"The Happy Place" wants to be more than an entertainment platform.
Sky TV - New Zealand's biggest media company - is moving to an integrated brand to cover all its products and services after nearly a quarter of a century of playing it by ear adding channels and brands to its line-up.
Sky has hired Sydney-based consultants at Interbrand - which created branding for its Igloo joint venture with TVNZ - to remould its overall image.
Research for the rebrand began 18 months ago.
Respondents saw the overall Sky brand quite removed from the actual content. The relationship is largely just the bill you get at the end of the month, says rebranding project manager Maureen Talpin.
"We want to bridge the gap to be ... a company that has got personality, heart and some attitude and not just a service provider."
That means bringing the main Sky brand to the fore.
Sky built SoHo and it wants to be "SoHo brought to you by Sky".
"We want to spell out (that) we don't just take a channel and put it down a pipeline, we select content and compile it," she said.
Chief executive John Fellet says the rebrand is much more than a change of logo and the new tagline.
It goes to the heart of Sky's approach to advertising and marketing.
"People send me notes saying thanks for bringing in SoHo and putting it on TV.
"But we did not bring it in. It was created here," said Fellet.
The Australian pay TV platform Foxtel has even bought the concept off Sky for its own premium drama channel, he says.
Whether the notion of channel design without local content has much kudos with consumers is unclear.
The company is moving away from being the Happy Place to developing an explorer theme with the tagline "Come With Us".
The explorer theme takes consumers through a complex line of channels and sub-brands.
Rebranding will include improved sports and movie packages, to increase interactivity.
There is also vague talk at Sky about increasing the level of local content.
But the notion that underpins most rebrands is central.
"We want people to love Sky," says Talpin, who has been involved with the project for 18 months.
Sky TV had 847,000 subscribers in December last year and is in about 52 per cent of New Zealand homes.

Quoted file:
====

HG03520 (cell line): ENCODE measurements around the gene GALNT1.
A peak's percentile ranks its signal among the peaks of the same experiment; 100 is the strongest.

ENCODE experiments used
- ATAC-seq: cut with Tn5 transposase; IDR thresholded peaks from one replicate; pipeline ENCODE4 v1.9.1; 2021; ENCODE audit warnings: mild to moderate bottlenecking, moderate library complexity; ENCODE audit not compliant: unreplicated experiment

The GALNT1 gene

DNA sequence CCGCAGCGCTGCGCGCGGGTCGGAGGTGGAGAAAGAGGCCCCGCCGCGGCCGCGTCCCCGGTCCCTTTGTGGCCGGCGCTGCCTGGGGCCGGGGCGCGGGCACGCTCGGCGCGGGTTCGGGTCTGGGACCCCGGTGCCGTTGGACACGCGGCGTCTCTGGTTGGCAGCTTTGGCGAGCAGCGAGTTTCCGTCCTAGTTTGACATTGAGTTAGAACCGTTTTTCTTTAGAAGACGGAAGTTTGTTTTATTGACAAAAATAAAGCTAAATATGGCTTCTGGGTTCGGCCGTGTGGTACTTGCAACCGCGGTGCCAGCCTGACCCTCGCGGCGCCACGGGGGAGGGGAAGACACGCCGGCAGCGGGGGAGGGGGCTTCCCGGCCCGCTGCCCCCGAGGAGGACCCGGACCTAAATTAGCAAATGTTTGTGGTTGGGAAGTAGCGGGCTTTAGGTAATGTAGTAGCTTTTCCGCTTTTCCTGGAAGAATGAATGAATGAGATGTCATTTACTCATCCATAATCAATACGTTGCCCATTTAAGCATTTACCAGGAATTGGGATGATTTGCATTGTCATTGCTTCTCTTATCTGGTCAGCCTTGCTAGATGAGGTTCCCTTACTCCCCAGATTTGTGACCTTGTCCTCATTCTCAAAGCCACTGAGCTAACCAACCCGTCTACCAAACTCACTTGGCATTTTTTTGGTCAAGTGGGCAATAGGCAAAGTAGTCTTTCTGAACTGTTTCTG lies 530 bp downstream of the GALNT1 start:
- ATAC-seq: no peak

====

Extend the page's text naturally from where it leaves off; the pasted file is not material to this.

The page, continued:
So it has a prominent position in the local branding landscape.
Senior lecturer in marketing at Auckland University Bodo Lang says that is an astonishing achievement.
The rebranding exercise coming to fruition is the biggest in New Zealand for a long time.
Sky launched its original form in 1989.
Subscriber numbers have grown in the past seven years, pushing staff from 150 to more than 1000, Talpin says.
The number of channels and brands has also grown.
Each year Sky adds new channels to the basic package - to discourage people from leaving.
Then there is an array of other brands such as MySky - arguably its most loved brand - and the emerging online service i-Sky.
Meanwhile, the main Sky brand has not kept pace and remains cold and impersonal. It has to be brought up to speed.
Advertising campaigns for Sky from DDB - a sister company of Interbrand - promoted Sky as "The Happy Place". Like most Sky commercials they have been popular.
But Talpin says it was never intended to be a full scale branding statement for Sky.
The Happy Place pitch is focused on Sky's role with entertainment.
Sky has to show it is more than a service provider and covers information as well as entertainment, Talpin says.
Sky has been cautious in investing in the blandishments of branding. It is expensive - and as the dominant pay TV operator with little competition - it has not needed to adopt an integrated strategy.
But according to Lang, subscriber uptake has slowed as it reaches a plateau of people who are likely to be customers.
Rebranding may be necessary with the first whiffs of competition from the likes of Coliseum, a company offering English premier league soccer, creating the first real chink in Sky's dominance of pay TV sports.
For many the big challenge at Sky will be maintaining the dominance of linear channels in pay TV rather than people using digital feeds to create their own channels from individual shows.
Ultra fast broadband will open the door to more downloadable content.
When it does take off, downloadable content will become indistinguishable from other television, says Sky communications boss Kirsty Way.
But both Way and Fellet stress that linear channels - like UKTV, Comedy Central or Jones - will be popular for the foreseeable future.
Strong position reduces risk for Sky rebranding
Sky Television faces fewer risks than most companies rebranding, according to Bodo Lang, a senior lecturer in marketing and advertising at the University of Auckland.
Lang says that the relative absence of competition in the pay TV market means that Sky is less likely to lose customers during its rebranding.
"Rebranding is really costly and a very risky thing to do because it goes to the heart of a firm," Lang says.
Existing subscribers are not going to change because it was a relatively technical product.
It is true that people have to like it and it is important that the new brand is strong, Lang says.
But the risks are not nearly as strong as they would be for another company which drew on an emotional reaction, like cars or perfumes, for instance.
"I think Sky are trying to expand the brand and bring it through to the 21st century.
"The rebranding will be aimed at new subscribers.
"They are hovering at 850,000 subscribers which is 52 per cent of New Zealand homes," he says.
"The uptake is plateauing because the people who are most likely to subscribe already have."
Sky will want to revitalise the brand and Lang expects the re-branding will be used to launch a new product the public has not seen yet.
"They might try to make it more of a consumer brand."